By the way, anyone who wants to know my views on the Jewish question can see them laid out systematically here. Let’s see prianikoff argue that this is in any way anti-semitic, which is what he is really insinuating.

    Comment by redscribe — March 7, 2012 @ 2:27 pm

  23. #23 quoting redscribe: “Prianikoff’s idea of ‘progressive nationalism’ is Assad butchering the population of Syrian cities”

    No it’s not, as anyone who searches these threads for my comments will soon find out:-




    The discussion about Gilad Atzmon on SU is here:-

    It was prompted by the expulsion of one Frances Clarke Lowes from Brighton and Hove PSC, a decision taken nem-con and ratified by the National PSC. Only the ultra-stalinists of Harpal Brar’s CPGB-ML seem to have actively opposed this decision.
    Atzmon decided to publish a highly edited version of Clarke-Lowe’s views on his web-site.

    Comment by prianikoff — March 7, 2012 @ 5:43 pm

  24. “Atzmon decided to publish a highly edited version of Clarke-Lowe’s views on his web-site.”

    Presumably then Prianikoff will have no difficulty in producing the full, un-edited version of his views for the public to examine.

    Comment by redscribe — March 7, 2012 @ 9:25 pm

  25. Ok, so reading through this, Prianikoff’s position on Syria is not as bad as I thought it was. He is not actually cheering for butchery full-throated like some of his partners in crime at Socialist Unity. Though this is the logic of his position, he is perhaps a little squeamish about giving Assad full on support to crush the uprising – or at least being seen to do so.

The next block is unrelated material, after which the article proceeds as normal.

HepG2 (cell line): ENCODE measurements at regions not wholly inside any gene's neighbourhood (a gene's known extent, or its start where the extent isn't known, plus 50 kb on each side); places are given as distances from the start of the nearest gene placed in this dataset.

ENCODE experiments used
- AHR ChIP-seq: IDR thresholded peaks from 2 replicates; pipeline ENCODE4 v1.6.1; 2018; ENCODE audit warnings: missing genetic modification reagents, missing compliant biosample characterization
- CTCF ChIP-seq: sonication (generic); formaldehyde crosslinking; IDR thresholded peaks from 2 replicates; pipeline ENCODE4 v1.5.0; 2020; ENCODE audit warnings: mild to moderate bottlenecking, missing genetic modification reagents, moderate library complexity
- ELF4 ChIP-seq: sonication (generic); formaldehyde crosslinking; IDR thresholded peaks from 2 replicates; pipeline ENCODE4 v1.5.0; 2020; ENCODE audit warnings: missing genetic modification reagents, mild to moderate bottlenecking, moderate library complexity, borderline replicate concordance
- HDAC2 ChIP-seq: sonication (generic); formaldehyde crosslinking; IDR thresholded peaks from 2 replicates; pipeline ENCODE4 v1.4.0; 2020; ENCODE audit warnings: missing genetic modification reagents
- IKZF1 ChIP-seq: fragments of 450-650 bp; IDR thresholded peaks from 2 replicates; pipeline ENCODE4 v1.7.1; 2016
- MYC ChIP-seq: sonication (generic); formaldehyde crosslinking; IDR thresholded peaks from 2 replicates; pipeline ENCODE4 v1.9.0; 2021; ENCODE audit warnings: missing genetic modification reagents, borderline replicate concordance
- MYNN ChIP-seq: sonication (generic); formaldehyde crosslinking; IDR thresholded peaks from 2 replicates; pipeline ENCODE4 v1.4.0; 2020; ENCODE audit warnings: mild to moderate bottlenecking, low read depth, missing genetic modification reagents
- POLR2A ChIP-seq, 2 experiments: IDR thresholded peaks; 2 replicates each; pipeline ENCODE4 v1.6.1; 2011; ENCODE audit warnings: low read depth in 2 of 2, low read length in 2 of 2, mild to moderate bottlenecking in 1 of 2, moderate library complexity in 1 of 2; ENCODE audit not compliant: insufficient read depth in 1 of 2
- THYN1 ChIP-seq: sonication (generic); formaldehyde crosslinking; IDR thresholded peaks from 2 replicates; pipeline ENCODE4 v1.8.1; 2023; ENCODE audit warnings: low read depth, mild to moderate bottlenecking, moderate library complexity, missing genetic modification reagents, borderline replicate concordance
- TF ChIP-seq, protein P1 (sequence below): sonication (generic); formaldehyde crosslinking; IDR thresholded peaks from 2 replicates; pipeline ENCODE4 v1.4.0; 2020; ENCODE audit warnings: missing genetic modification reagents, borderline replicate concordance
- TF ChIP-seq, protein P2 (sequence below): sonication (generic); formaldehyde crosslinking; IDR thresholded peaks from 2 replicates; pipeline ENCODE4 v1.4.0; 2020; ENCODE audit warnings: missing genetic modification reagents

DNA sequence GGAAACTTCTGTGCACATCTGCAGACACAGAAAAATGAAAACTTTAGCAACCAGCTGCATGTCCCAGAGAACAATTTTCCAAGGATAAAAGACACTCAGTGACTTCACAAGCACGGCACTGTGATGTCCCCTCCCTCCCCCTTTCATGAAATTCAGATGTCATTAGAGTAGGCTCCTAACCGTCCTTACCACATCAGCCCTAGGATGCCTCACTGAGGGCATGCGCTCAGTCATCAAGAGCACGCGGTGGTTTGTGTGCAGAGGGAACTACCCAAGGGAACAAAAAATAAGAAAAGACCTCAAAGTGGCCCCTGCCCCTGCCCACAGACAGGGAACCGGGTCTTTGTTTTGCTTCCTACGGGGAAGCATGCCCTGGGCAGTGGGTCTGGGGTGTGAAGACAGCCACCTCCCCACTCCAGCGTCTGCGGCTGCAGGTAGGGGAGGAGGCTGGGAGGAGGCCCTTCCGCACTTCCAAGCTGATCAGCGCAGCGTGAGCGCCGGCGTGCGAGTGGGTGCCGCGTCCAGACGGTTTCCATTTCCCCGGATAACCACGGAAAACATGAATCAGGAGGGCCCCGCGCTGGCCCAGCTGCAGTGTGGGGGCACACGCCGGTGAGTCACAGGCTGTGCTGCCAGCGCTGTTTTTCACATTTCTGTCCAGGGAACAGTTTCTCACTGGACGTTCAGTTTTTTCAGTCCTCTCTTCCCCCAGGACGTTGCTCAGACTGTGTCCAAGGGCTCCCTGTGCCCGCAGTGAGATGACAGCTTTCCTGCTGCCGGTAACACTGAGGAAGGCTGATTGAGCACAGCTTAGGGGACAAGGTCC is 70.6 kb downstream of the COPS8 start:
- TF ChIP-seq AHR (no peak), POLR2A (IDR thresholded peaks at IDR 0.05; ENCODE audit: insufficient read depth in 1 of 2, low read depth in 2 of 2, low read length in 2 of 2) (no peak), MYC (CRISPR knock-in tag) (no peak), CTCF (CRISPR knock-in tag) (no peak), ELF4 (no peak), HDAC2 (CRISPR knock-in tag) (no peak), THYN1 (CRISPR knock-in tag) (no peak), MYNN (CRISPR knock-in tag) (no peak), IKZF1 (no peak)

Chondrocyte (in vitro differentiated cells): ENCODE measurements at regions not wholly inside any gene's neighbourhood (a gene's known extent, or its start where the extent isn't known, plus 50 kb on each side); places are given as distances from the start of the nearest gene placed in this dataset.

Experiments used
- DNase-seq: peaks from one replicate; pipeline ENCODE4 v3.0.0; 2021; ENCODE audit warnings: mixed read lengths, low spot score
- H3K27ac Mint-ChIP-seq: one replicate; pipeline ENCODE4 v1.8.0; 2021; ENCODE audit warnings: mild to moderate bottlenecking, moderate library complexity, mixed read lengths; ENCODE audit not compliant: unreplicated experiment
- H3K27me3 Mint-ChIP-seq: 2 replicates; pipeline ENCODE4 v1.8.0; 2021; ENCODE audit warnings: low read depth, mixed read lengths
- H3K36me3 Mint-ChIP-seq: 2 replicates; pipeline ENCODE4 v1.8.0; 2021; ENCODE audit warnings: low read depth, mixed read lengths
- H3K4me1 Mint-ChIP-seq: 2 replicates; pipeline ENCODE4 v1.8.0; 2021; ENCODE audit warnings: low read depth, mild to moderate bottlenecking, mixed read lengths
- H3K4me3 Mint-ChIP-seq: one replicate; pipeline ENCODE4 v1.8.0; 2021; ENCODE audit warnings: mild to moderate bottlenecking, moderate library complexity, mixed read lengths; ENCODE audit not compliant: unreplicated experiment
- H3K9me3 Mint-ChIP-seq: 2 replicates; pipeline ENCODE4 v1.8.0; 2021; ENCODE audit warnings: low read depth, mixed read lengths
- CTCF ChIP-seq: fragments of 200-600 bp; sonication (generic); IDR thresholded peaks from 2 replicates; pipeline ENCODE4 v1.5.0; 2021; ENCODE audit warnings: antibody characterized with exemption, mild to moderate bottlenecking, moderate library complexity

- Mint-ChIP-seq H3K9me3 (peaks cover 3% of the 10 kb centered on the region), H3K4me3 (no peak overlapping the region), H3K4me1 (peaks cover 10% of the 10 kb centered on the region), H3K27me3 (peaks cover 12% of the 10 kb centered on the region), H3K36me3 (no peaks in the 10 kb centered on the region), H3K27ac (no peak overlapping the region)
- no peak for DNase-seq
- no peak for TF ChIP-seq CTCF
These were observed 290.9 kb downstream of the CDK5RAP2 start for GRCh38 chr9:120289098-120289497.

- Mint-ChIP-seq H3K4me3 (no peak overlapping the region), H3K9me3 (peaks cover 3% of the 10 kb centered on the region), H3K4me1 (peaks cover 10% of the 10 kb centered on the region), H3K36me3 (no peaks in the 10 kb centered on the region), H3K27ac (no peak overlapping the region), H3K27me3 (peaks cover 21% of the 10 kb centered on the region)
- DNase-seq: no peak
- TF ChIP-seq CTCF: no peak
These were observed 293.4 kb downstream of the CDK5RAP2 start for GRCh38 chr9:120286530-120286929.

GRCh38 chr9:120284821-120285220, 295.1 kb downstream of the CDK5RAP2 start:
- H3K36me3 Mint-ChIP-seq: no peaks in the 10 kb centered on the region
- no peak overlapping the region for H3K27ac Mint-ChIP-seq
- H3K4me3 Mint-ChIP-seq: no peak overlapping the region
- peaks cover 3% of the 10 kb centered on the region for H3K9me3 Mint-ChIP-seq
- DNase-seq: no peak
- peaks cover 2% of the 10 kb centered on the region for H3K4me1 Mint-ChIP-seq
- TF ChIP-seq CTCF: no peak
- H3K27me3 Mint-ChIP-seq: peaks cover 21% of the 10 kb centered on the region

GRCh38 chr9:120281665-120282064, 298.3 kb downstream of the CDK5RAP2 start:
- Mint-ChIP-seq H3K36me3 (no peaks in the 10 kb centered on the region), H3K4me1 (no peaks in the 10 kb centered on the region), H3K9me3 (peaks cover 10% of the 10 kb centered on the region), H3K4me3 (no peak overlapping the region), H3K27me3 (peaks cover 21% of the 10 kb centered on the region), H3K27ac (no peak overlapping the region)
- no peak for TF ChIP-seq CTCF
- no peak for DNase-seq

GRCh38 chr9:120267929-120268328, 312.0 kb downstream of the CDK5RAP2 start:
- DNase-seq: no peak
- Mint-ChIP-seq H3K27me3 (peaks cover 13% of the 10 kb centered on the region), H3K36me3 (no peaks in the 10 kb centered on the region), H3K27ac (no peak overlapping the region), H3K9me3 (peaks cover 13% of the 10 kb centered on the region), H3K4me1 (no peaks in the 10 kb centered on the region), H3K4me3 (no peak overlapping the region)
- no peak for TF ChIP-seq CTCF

So why does he repeat the smears of the Stalinists at SU who do support Assad gung-ho? And why intervene on a thread about Syria to engage in off-topic denunciation of people who were discussing … Syria? Why is he trying to spread Newman’s demented Stalinist poison to other parts of the blogosphere?

    One interesting point also is that Tony Greenstein, who is the person who (mistakenly in my view) is the most vocal organiser of the campaign against Gilad Atzmon, criticised Andy Newman for his banning of me from Socialist Unity on a falsified basis.

    If Tony Greenstein could not stomach Newman’s behaviour, why does Prianikoff, claiming to be a Trotskyist, support exclusions by Stalinists backed up by lies?

    Comment by redscribe — March 7, 2012 @ 10:46 pm

  26. I actually got a criticism of what I wrote about Azmon about a half-hour ago that I plan to respond to tomorrow. That being said, whatever Redscribe’s position it is pretty capricious to ban someone from Socialist Unity for being open to Atzmon’s ideas. These blogs work best when they are open discussions. I have only banned about 3 or 4 people out of several hundred commentators since I began blogging.